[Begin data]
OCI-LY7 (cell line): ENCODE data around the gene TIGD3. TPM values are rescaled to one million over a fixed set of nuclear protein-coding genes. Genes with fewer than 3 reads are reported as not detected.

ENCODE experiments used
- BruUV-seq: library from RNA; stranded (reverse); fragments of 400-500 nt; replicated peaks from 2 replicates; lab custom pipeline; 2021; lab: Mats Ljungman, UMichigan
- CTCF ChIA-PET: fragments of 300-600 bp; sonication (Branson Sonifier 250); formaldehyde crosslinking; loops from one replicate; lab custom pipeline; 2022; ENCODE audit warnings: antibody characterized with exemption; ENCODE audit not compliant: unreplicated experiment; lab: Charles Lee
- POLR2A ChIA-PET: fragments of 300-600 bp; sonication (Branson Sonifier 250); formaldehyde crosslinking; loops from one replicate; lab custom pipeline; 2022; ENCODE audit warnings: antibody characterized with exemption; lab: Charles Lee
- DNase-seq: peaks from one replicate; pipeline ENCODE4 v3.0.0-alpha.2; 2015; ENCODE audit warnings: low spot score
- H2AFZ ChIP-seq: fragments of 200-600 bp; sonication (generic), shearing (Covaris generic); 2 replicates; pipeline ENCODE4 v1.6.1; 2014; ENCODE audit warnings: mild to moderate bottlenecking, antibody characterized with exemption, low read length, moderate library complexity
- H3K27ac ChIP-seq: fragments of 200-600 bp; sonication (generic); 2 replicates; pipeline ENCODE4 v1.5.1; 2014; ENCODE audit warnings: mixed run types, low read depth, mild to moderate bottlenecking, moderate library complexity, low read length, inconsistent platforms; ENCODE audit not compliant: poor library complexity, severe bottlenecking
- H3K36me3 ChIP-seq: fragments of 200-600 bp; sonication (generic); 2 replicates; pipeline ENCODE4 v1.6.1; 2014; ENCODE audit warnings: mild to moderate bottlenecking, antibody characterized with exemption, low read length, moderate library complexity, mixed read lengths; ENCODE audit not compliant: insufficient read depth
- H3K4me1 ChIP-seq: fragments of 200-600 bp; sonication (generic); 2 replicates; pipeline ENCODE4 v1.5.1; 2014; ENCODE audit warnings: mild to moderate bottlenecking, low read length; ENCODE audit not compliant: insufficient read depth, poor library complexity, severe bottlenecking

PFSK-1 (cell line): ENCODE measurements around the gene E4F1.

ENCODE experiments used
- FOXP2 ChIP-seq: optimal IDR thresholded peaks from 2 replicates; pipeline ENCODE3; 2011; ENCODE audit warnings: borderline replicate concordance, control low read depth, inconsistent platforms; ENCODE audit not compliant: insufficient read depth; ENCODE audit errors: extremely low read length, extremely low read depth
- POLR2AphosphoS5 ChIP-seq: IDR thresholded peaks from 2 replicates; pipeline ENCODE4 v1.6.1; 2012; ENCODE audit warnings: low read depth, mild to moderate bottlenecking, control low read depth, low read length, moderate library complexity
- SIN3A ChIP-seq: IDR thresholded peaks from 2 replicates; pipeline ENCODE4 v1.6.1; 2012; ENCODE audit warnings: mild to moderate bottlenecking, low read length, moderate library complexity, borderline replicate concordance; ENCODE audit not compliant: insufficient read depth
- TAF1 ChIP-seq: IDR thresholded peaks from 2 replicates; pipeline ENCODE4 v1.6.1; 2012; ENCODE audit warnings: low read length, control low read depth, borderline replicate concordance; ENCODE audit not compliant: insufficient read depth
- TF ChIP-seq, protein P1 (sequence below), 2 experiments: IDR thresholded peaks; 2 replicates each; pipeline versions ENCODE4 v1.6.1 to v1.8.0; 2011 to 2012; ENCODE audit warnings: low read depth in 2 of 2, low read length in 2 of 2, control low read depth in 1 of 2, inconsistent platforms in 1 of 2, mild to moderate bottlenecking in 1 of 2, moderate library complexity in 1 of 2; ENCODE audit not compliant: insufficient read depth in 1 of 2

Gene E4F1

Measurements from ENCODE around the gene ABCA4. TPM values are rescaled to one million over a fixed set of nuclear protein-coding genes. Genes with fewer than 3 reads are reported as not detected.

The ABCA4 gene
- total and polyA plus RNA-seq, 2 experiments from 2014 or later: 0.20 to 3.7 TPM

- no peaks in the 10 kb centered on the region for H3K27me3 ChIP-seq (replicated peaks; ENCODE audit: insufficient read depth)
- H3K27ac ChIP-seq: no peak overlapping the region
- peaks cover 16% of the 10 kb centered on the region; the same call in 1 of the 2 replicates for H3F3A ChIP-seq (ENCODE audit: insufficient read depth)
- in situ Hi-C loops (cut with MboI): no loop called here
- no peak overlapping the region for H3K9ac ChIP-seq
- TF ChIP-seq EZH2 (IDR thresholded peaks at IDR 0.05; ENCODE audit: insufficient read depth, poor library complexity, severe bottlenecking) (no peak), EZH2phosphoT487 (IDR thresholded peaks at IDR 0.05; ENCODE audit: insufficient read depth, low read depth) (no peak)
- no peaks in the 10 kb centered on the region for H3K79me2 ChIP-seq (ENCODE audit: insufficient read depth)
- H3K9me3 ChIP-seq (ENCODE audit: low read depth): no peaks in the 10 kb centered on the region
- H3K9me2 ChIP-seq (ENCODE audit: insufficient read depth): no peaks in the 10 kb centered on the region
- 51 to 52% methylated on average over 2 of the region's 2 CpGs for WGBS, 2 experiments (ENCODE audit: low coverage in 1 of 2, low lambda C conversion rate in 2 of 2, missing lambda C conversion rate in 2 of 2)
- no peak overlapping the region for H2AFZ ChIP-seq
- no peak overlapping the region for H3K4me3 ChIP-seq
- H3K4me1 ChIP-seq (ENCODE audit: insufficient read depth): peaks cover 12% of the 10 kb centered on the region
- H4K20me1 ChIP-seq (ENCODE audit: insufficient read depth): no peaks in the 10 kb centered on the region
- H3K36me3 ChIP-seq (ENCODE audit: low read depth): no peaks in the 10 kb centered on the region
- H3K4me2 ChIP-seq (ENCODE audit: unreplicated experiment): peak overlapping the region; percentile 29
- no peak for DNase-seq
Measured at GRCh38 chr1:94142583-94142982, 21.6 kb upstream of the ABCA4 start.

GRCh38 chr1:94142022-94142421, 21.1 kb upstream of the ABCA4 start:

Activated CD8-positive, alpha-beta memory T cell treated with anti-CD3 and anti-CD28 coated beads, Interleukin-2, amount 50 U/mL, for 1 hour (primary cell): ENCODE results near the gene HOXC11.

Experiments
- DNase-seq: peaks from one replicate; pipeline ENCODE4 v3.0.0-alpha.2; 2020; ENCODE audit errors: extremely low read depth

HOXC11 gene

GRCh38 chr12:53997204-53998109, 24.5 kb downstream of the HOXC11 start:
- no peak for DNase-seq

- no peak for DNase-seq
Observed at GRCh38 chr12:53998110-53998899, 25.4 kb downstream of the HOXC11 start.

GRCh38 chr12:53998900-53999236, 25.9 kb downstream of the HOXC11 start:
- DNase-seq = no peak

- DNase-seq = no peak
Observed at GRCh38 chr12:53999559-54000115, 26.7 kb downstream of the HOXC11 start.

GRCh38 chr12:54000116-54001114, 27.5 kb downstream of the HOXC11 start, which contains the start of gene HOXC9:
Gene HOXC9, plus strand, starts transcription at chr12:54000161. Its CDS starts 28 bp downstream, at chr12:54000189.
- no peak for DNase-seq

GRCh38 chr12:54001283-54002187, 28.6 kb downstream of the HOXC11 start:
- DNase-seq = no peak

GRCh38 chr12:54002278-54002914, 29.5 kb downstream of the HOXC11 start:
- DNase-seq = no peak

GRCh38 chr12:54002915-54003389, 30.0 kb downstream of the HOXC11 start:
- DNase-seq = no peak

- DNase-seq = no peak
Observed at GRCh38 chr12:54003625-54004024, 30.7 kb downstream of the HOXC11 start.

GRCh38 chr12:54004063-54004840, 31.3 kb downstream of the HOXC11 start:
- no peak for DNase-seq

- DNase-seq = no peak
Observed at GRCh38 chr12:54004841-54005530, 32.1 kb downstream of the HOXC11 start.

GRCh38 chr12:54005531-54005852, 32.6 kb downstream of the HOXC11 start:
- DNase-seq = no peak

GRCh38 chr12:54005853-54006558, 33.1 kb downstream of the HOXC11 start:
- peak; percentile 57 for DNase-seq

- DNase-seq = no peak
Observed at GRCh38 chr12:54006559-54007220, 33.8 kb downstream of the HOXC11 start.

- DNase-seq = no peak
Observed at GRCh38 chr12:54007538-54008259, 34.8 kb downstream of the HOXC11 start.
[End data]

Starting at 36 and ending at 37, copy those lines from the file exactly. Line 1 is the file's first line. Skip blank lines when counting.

- H3K36me3 ChIP-seq (ENCODE audit: low read depth): no peaks in the 10 kb centered on the region
- H3K4me2 ChIP-seq (ENCODE audit: unreplicated experiment): peak overlapping the region; percentile 29